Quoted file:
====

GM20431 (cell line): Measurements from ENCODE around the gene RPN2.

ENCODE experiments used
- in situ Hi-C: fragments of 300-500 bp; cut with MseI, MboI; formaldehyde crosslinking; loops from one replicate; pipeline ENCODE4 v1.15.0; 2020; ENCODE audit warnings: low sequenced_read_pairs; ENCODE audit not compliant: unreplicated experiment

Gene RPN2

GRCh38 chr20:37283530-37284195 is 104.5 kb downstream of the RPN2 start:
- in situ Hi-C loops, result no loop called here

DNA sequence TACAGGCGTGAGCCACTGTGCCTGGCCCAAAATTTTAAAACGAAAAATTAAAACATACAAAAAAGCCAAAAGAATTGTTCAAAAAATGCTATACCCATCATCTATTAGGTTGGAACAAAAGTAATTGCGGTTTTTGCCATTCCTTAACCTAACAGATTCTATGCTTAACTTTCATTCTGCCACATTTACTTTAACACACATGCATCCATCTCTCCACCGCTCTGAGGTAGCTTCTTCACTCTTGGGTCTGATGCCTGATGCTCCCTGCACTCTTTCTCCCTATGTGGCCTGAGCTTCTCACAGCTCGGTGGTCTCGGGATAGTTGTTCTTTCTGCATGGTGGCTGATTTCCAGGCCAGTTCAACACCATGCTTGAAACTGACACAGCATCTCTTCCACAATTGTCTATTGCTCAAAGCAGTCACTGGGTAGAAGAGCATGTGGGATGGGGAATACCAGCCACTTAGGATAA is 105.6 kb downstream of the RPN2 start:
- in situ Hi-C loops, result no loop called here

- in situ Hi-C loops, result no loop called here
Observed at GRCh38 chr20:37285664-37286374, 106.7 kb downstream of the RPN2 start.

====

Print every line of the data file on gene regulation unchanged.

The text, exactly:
GM20431 (cell line): Measurements from ENCODE around the gene RPN2.

ENCODE experiments used
- in situ Hi-C: fragments of 300-500 bp; cut with MseI, MboI; formaldehyde crosslinking; loops from one replicate; pipeline ENCODE4 v1.15.0; 2020; ENCODE audit warnings: low sequenced_read_pairs; ENCODE audit not compliant: unreplicated experiment

Gene RPN2

GRCh38 chr20:37283530-37284195 is 104.5 kb downstream of the RPN2 start:
- in situ Hi-C loops, result no loop called here

DNA sequence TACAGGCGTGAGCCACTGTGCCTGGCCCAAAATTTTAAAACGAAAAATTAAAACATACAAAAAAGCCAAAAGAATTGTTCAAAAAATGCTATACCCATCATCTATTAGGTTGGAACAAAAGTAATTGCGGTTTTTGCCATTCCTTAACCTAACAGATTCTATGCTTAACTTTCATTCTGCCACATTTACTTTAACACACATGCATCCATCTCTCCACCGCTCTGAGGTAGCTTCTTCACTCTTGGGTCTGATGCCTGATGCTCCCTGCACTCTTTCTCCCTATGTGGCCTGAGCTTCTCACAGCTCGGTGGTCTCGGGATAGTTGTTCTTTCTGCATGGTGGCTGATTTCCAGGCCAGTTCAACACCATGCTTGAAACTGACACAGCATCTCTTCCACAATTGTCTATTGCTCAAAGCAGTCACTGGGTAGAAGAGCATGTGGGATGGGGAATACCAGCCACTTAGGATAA is 105.6 kb downstream of the RPN2 start:
- in situ Hi-C loops, result no loop called here

- in situ Hi-C loops, result no loop called here
Observed at GRCh38 chr20:37285664-37286374, 106.7 kb downstream of the RPN2 start.